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If you have pain when you urinate, or bladder or kidney pain anytime, it’s often a cause for concern (via Mayo Clinic). While a bladder infection is painful and annoying, you could end up with more severe problems if the infection spreads to your kidneys. Single Care reported that you get a urinary tract infection (UTI) if microorganisms from your body end up in your urinary system. Most commonly, Escherichia coli (E. coli) ends up causing the condition in the urethra, ureters, bladder, or kidneys. Occasionally, other bacteria cause the infection. If the infection travels to your kidneys, australian pet medicine you have a rare risk of kidney disease or sepsis, which can be life-threatening.
However, if you feel bladder pain, it’s not always due to a UTI. Instead, it might be something called cystitis, according to Single Care. These two problems have some similar symptoms, but the treatment might be different. Read on to find out how to tell the difference between cystitis and a UTI.
Here are the symptoms of cystitis
According to Single Care, Cystitis is inflammation of the bladder. Cystitis can be either acute — it could happen suddenly — or interstitial, which means it could be a long-lasting situation. Mayo Clinic reports that symptoms of cystitis include “a strong, persistent urge to urinate, burning sensation when urinating, passing frequent, small amounts of urine, blood in the urine (hematuria), passing cloudy or strong-smelling urine, pelvic discomfort, a feeling of pressure in the lower abdomen, and a low-grade fever.” Additionally, young children might experience new episodes of wetting. Some of these symptoms overlap with those of a UTI, and pain in the lower back or sides (kidney), fever/chills, incontinence, and vomiting are additional signs that do not overlap with cystitis symptoms.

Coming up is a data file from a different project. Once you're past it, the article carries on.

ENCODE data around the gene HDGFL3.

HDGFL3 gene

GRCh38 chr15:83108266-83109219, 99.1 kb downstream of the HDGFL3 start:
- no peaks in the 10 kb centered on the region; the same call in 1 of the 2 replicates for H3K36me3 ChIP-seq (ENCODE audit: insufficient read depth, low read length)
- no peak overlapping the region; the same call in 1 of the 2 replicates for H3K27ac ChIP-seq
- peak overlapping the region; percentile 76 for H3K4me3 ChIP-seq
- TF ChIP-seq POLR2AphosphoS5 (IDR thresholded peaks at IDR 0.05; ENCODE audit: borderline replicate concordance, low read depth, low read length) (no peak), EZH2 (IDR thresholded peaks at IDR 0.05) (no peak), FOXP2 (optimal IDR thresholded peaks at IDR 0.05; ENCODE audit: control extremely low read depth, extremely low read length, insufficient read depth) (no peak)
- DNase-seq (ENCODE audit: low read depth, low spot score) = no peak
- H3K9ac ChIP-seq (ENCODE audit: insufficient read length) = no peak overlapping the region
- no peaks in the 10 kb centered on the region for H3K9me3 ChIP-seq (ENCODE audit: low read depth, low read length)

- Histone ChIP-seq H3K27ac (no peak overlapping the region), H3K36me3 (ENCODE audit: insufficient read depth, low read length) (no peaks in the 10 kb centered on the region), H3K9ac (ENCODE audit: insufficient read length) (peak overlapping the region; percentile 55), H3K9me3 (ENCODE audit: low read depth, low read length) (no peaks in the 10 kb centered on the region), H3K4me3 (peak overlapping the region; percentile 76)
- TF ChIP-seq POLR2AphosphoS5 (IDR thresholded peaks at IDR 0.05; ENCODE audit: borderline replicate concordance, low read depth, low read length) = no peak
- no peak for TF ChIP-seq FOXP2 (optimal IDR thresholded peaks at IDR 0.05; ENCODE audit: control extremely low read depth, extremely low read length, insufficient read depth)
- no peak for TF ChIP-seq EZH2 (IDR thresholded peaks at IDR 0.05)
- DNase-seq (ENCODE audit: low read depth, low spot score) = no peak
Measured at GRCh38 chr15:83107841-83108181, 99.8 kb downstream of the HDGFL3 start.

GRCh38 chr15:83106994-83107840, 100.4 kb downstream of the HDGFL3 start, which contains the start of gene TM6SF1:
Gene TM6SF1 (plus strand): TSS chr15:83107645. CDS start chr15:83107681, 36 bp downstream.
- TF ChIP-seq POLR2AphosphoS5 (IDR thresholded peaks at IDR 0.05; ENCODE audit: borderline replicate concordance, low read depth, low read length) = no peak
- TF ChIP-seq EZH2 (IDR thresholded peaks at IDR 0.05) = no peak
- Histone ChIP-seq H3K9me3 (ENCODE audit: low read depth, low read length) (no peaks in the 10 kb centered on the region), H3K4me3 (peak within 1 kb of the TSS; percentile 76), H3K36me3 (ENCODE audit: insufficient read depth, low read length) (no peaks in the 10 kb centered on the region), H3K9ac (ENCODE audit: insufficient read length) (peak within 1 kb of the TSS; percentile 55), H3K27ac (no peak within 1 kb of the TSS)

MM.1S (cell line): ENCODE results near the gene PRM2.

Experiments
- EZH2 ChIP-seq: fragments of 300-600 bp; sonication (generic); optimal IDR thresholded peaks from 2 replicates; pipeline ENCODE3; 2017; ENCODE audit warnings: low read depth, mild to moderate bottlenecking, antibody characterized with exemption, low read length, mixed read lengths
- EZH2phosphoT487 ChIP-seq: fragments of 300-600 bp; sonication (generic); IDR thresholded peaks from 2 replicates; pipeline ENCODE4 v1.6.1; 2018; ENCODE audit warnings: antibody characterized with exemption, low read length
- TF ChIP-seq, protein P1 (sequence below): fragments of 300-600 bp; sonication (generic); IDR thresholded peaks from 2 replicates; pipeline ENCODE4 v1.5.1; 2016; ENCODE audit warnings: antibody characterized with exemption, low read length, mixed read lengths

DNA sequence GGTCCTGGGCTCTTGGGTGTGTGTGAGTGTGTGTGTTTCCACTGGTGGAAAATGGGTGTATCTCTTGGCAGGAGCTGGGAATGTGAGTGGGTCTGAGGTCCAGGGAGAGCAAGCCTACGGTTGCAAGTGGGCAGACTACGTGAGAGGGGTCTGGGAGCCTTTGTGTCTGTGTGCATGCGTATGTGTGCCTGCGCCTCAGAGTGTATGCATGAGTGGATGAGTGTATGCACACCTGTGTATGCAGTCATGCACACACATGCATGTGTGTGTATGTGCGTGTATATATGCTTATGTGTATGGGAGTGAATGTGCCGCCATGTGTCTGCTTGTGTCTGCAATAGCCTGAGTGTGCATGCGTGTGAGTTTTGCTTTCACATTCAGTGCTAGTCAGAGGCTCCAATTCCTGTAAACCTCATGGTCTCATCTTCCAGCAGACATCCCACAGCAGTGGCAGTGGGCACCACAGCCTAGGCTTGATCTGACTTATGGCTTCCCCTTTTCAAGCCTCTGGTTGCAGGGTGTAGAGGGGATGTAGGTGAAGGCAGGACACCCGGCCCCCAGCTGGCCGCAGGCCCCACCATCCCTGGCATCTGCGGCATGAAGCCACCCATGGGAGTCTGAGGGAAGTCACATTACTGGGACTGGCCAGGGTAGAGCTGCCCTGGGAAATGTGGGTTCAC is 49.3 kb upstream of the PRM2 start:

Single Care reported that bacteria, sexually transmitted infections, or Trichomonas (a type of parasite) could cause a UTI. However, cystitis has various possible causes, including bacteria, chemicals from feminine hygiene products, kidney stones, diabetes, radiation, chemotherapy, and medication, use of a urinary catheter, blockage of the urethra or bladder, or pregnancy. Therefore, the diagnosis and treatment for cystitis are somewhat different than those used for UTIs, even though there’s plenty of overlap.
Here's how doctors treat cystitis
To diagnose cystitis, your doctor will do a urinalysis to examine your urine for bacteria (via Single Care). A cystoscopy, which involves a long tube with a camera that looks at your urinary tract, or imaging might also help the doctor make the diagnosis of cystitis. The diagnostic process for a UTI may be similar, but it also includes a urine culture.
If you have unresolved cystitis, be sure you drink plenty of water, avoid caffeine, and don’t hold your urine. If it persists, you should contact your doctor for more advice. Often medications like Ibuprofen, Acetaminophen, and a wide variety of antibiotics treat cystitis that doesn’t resolve at home. Doctors often use similar measures to treat a UTI, but there are additional antibiotics they might try. According to Mayo Clinic, if your symptoms return after a course of antibiotics, be sure to let your doctor know, because you may need treatment with a different medication.
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